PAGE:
Why This Doctor Became an Epileptologist
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Peter Crino is a professor and chair of neurology at the University of Maryland School of Medicine. He explains why he pursued a career in researching and finding therapies for human brain malformations. As told to, and edited by, SfN staff.
I work on malformations of cerebral cortical development. These are congenital abnormalities of brain development that are highly associated with epilepsy, intellectual disabilities, and autism. My lab works on figuring out the genes that are responsible for these malformations and trying to understand new strategies for therapy to treat them.
Malformations of cortical development are a very interesting group of disorders. I became interested when I was a neurology resident in training because they provided a very unique example of how genetic disorders in the brain can cause things like epilepsy and autism.
When I was a resident, I had a patient who underwent epilepsy surgery to treat resistant seizures. I went to the pathologist to review the pathology and see what they had removed from the patient’s brain. The patient had a malformations of cortical development, and I remember asking the pathologist, “So the brain hasn’t formed right?” And he said, “Yeah, it is an embryological problem.” He didn’t really know a lot about it but he said, “The brain doesn’t form right and it causes really bad epilepsy.” At that moment, I was absolutely captivated with the idea that maybe we can find a way to fix that malformed brain, and I developed an interest in epilepsy. Since so many patients had epilepsy, it was a natural and logical fit, and I became an epileptologist.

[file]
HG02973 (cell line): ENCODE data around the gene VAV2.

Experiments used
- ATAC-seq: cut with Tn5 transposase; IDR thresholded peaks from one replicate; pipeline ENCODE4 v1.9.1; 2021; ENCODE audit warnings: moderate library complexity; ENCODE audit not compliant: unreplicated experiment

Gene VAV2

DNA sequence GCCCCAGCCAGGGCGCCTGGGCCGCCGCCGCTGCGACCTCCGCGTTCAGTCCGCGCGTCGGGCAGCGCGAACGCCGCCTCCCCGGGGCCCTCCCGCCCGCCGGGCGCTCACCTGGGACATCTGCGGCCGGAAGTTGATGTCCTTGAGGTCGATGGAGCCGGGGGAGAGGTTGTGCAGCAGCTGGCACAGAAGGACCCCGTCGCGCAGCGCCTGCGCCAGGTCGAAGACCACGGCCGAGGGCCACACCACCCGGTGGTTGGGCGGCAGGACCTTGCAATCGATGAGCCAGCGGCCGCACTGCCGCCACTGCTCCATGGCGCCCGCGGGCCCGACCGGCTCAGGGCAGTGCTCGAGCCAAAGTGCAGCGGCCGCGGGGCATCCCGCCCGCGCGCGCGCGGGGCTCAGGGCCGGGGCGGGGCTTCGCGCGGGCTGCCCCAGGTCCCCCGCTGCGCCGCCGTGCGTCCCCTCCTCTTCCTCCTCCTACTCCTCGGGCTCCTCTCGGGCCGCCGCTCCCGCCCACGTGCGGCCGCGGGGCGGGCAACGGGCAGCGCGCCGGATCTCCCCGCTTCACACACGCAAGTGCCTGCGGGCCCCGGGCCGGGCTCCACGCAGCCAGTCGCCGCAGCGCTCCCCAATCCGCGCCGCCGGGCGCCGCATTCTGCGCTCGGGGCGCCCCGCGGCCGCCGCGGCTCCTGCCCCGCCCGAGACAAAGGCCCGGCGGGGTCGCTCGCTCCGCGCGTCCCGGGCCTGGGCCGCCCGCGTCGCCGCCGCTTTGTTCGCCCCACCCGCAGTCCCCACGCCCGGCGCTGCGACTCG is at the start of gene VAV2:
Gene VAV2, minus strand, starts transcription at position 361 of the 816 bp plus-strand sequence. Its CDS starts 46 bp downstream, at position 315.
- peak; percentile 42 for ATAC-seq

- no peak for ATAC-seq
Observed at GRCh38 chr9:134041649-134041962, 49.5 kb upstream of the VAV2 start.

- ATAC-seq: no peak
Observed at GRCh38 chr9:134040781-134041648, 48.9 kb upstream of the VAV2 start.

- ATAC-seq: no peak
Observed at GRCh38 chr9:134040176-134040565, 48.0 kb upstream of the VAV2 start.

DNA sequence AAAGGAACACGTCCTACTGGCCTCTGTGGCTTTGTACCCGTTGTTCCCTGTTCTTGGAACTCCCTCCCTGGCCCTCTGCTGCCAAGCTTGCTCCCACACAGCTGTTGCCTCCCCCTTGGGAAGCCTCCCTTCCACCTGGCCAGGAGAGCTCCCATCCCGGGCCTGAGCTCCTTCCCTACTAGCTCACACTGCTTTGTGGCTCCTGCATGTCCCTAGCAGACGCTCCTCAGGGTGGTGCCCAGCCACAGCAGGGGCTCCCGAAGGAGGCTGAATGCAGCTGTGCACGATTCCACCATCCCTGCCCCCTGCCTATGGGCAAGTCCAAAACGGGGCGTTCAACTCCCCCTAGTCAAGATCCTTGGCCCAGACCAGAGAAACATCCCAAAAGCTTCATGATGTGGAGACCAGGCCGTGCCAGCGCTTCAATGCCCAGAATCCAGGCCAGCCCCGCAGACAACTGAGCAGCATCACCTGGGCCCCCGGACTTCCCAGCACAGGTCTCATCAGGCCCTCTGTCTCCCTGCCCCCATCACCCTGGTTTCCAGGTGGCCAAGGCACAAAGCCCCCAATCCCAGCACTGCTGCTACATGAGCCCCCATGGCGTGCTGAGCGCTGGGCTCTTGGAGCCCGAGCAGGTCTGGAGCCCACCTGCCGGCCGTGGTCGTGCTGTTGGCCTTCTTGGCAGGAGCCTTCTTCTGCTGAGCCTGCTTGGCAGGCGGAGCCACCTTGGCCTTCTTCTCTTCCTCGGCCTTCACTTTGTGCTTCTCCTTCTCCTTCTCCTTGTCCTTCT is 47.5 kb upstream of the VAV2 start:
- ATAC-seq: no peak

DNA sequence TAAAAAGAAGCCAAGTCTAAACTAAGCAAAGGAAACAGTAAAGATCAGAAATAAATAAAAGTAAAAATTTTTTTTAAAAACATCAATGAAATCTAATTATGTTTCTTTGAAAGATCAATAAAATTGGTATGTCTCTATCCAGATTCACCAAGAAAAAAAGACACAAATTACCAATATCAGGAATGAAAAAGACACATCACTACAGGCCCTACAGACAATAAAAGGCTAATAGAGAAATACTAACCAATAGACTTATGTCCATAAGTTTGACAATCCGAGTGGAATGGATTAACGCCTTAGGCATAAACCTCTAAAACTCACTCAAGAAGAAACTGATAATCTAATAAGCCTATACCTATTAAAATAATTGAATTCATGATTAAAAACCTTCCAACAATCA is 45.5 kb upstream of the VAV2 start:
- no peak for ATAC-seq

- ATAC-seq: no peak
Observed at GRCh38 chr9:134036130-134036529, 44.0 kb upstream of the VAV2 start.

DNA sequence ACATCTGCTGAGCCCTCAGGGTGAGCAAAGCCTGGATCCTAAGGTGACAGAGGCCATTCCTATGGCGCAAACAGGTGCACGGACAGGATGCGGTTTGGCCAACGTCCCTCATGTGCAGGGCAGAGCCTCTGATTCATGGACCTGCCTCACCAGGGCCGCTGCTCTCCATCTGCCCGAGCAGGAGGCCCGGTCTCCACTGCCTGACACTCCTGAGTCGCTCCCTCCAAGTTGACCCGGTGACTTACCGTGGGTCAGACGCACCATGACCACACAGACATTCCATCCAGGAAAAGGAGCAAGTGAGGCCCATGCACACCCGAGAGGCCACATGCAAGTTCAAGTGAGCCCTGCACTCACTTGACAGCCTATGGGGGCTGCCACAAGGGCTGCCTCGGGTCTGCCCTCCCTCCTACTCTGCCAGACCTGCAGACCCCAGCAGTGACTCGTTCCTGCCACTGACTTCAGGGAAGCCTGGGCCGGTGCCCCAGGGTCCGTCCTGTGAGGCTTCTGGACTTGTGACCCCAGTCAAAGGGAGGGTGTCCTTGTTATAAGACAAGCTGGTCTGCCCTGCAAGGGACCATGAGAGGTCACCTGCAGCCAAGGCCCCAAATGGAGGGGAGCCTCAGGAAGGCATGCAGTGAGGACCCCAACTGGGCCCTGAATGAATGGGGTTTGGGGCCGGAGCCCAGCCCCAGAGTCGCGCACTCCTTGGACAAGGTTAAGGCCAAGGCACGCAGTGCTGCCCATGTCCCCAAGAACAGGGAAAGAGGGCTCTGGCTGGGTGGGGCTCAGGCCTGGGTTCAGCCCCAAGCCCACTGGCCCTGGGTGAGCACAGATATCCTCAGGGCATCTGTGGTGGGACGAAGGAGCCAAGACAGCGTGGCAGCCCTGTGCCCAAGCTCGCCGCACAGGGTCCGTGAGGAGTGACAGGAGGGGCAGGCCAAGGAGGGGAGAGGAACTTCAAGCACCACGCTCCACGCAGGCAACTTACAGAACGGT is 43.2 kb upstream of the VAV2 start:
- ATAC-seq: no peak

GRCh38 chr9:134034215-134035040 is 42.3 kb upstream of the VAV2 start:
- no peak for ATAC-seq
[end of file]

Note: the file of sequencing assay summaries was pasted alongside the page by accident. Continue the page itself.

Over the last 10 years, we have come up with some new candidate drugs that might work for patients, and some new candidate approaches for therapies.
I think we will identify new biomarkers that will allow us to detect and identify these disorders early on. The dream is to be able to use the knowledge that we have to come up with new therapies to treat diseases like epilepsy and autism, and intellectual disability. Right now, autism and intellectual disability are two areas in neurology and neuroscience for which we have very, very limited therapeutic options.
Peter Crino co-organized and presented at the Neuroscience 2015 Neurobiology of Disease Workshop, Human Brain Malformations: From Genetics to Therapeutics.